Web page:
There was bad blood there, as after the Battle of Five Armies and the death of Thorin Oakenshield the Lonely Mountain had become the seat of one of the Dwarves of the Iron Hills. Thorin's promise of one-fourteenth the treasure of his fathers for each of his companions after the death of Smaug had been madness from the start.
After the dust settled, Gloin and the other sainted companions of Thorin had each been awarded comfortable stipends by the new King Under the Mountain, in addition to what it was understood they'd stuffed in their pockets before he got there. So rather than being the son of Gloin, Duke of Erebor; Gimli was the son of Gloin, Reasonably Well Heeled Dwarf. It was a sore point for all the original companions and especially their relatives, who multiplied in times of promised plenty.
Now Gimli had a position he could be proud of. What I had said of my claim on Orthanc was true. As the last heir of the Kings of Numenor, Aragorn could rightfully assert that Orthanc, amongst much else, was his to command, and I was his betrothed.
As for the gold and silver, it struck me as fair to assert they were the spoils of war. If others appeared to vie for what we found here, we would deal with them as merited by their claims.
Many artifacts of the Second Age were there for us to marvel at in that glass tower, the harp which played itself being only one example. However, there was really only one item of value to me.
The Seeing Stone, Eye of Wizards, Looking Glass of Numenor; there had been seven of them once and now it was hard to guess which of them remained and in whose hands. They allowed their masters to view their own realms and even the realms of others from a distance, observing and unobserved. I had read of them, seen sketches, but never beheld one myself.
The Seeing Stone of Orthanc was not the most impressive of its kind, the largest and greatest had been lost at sea in centuries past. This one was an orb no larger than my head, blown onyx, like the tower itself, and just as unbreakable. It was set in a metal framework that kept it aligned with the directions and with correspondences particular to the stone. While Gimli was off counting coins and Sam continued to keep Goldberry company, I experimented with the Palantir.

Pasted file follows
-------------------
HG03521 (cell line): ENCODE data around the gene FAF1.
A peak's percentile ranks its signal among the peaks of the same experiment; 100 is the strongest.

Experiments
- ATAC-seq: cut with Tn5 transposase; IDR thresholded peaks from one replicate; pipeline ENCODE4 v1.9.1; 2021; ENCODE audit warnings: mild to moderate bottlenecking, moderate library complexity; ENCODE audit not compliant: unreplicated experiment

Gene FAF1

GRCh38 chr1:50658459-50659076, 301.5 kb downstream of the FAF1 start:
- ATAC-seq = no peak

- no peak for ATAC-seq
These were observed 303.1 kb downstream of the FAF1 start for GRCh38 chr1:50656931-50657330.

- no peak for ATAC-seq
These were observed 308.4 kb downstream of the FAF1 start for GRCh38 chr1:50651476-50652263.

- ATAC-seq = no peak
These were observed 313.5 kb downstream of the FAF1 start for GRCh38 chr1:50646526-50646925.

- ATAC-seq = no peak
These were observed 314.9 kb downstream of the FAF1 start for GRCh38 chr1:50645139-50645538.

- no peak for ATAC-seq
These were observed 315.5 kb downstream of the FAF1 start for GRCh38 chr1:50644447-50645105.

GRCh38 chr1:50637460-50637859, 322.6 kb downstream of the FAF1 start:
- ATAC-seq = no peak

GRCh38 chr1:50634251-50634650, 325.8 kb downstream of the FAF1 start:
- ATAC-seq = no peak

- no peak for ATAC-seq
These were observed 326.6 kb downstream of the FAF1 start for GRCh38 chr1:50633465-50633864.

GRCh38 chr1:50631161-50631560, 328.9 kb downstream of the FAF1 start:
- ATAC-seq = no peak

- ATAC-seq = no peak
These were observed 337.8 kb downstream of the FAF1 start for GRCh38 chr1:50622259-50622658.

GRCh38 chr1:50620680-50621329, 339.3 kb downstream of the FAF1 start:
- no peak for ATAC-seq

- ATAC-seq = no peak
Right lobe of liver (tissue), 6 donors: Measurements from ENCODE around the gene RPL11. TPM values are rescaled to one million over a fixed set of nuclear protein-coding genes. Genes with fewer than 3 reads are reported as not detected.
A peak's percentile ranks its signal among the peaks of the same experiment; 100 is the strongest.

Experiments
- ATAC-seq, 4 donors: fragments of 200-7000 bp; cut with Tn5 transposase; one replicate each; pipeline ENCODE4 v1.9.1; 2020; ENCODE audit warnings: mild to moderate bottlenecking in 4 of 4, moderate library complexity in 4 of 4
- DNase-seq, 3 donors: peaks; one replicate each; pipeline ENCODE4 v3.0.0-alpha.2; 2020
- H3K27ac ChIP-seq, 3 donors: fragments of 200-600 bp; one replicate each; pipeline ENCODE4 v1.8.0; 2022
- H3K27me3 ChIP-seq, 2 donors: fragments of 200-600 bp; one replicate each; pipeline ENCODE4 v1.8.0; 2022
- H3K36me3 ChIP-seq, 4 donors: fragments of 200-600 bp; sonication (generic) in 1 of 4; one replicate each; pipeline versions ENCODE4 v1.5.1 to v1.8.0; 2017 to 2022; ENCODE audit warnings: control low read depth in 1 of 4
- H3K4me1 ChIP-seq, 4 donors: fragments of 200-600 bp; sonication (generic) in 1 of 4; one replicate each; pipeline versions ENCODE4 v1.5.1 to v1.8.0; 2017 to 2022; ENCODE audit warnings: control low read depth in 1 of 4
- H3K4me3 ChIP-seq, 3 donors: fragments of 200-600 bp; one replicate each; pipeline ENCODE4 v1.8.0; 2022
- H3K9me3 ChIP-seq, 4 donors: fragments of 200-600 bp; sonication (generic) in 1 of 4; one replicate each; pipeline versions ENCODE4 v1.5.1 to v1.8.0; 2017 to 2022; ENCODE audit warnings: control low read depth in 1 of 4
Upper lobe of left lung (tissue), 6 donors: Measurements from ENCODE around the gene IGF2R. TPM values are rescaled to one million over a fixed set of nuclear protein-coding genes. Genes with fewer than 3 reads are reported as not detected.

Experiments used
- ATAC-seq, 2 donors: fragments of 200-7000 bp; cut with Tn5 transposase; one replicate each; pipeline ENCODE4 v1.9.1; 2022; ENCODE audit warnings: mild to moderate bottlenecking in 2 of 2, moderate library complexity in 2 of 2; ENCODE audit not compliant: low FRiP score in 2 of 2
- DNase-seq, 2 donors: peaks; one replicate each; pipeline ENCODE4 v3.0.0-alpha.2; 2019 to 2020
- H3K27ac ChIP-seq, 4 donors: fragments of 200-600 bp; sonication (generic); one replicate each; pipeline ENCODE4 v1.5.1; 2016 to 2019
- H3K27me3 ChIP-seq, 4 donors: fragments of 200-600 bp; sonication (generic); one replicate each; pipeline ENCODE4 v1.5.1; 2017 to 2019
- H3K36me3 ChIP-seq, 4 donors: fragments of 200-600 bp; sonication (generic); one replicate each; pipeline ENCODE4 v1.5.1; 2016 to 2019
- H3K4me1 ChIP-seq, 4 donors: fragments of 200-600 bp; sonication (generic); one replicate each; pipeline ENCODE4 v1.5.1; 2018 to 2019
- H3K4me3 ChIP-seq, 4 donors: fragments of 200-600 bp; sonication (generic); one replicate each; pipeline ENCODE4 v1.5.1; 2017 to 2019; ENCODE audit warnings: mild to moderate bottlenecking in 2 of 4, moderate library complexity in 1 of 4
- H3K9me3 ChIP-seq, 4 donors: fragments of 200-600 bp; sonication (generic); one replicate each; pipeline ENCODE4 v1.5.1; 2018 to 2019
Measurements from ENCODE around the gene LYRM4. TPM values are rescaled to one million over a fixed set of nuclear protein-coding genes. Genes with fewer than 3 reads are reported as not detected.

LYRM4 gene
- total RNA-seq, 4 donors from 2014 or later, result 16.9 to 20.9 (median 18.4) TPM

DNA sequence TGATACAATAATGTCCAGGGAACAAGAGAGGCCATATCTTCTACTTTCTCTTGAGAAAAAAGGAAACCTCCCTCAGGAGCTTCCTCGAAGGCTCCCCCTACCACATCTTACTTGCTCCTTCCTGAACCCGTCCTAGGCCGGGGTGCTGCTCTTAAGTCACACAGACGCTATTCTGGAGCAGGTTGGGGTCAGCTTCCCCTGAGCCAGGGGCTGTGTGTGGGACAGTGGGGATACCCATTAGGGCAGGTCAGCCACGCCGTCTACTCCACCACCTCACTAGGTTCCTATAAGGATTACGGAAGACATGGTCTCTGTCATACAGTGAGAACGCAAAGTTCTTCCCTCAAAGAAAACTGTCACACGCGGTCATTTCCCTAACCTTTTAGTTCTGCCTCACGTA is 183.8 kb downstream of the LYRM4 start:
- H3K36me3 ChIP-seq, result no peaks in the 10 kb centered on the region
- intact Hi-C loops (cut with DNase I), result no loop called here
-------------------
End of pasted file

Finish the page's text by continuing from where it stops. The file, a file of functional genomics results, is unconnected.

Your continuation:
It was simple to use, or simple at least for one who bore Rings of Power. I had to stand opposite the direction I wished to look in as if the stone were a spyglass that could see through walls, and the images I received were at first jumbled and blurry.
It required a nuanced direction of the mind, and after much of the evening spent in difficulty, I was able to direct my sight over the Gap of Rohan. I could view the land from above, as I had in my dreams, or focus in and in and in until a single figure appeared, or even a face. I did not find Frodo or Aragorn, but I was confident that I could given time.
I pulled away from the Palantir, a knot of pain building at the center of my forehead from the sudden withdrawal.
The voice shocked me. It hadn't been a wraith, rather something from within the stone itself. Something unknown. I reminded myself that dabbling in the rituals of the past had likely been the beginning of the end for Saruman, and resolved to be more careful in the future.
Saruman's manservant was called Tark, and he did not seem overly distraught to learn of his erstwhile Lord's demise. He offered to serve me in the same capacity, but I was reluctant to keep him in the tower.